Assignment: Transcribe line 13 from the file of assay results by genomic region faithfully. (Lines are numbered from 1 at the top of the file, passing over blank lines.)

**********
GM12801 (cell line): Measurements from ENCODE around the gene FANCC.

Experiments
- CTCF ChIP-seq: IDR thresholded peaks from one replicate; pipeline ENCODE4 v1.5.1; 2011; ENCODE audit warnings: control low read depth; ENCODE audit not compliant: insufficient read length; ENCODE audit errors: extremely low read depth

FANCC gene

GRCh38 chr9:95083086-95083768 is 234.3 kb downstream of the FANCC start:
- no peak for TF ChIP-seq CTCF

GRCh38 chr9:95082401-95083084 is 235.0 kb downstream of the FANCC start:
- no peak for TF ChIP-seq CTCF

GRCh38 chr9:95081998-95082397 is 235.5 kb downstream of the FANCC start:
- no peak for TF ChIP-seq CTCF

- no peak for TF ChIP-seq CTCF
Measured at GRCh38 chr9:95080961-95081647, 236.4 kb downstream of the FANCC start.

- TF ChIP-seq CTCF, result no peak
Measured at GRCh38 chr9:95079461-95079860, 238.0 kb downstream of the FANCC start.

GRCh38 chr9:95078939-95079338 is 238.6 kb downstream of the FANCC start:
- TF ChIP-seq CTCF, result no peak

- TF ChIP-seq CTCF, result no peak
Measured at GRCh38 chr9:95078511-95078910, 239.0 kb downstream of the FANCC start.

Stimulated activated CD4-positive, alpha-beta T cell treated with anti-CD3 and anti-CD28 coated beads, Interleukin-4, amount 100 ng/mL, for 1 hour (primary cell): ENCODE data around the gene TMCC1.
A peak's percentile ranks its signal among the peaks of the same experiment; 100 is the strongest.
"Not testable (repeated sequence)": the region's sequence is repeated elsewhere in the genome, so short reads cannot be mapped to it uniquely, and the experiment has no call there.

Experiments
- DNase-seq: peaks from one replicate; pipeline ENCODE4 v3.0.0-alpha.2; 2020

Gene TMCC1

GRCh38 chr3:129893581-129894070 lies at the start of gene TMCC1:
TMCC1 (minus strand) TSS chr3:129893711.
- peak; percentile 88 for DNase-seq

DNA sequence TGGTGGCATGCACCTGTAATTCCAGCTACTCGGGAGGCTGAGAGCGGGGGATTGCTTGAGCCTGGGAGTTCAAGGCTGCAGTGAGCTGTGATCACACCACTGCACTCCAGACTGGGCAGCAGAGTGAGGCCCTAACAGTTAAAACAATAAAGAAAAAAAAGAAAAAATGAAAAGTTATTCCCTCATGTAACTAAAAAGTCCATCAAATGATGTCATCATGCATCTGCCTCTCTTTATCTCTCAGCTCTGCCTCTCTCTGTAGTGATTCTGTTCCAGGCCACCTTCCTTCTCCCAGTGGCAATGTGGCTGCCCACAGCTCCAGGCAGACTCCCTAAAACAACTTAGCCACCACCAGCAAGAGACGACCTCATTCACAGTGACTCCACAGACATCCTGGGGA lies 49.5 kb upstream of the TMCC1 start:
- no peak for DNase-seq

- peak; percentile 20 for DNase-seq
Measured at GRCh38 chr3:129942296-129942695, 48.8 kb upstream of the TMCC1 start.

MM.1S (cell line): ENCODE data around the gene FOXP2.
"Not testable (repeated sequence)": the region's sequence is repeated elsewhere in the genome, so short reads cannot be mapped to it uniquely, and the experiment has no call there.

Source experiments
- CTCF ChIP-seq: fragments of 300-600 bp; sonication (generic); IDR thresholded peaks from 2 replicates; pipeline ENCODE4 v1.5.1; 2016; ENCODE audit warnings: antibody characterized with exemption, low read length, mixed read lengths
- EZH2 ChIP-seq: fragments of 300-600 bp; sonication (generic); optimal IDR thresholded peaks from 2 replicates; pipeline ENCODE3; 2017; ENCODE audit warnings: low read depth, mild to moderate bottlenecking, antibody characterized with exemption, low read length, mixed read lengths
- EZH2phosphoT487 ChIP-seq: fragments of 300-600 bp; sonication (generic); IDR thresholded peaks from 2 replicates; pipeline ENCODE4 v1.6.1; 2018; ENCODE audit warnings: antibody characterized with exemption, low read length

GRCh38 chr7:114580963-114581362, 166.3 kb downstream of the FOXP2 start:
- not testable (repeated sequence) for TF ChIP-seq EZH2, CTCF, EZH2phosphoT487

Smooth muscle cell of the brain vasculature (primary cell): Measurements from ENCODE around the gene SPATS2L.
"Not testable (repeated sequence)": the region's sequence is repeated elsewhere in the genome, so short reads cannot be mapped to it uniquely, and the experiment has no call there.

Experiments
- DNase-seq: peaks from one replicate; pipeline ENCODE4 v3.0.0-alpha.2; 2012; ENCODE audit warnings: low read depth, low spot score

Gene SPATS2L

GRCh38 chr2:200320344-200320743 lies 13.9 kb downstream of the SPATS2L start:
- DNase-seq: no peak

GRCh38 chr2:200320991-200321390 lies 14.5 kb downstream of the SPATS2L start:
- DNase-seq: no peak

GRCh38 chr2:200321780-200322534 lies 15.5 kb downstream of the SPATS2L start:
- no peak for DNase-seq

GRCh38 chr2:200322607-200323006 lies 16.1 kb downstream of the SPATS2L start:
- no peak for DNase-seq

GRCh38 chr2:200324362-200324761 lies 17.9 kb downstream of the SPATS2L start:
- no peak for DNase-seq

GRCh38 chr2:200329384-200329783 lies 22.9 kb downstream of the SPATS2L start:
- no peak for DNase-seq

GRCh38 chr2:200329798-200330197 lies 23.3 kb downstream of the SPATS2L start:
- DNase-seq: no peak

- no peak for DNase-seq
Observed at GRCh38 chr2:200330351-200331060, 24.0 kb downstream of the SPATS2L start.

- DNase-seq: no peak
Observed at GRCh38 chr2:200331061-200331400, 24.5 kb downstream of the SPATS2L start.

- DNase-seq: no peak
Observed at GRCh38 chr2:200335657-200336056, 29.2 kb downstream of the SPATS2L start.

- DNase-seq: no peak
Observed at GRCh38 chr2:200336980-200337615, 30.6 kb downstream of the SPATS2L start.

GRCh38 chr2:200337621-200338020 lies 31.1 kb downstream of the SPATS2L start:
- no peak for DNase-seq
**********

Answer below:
- TF ChIP-seq CTCF, result no peak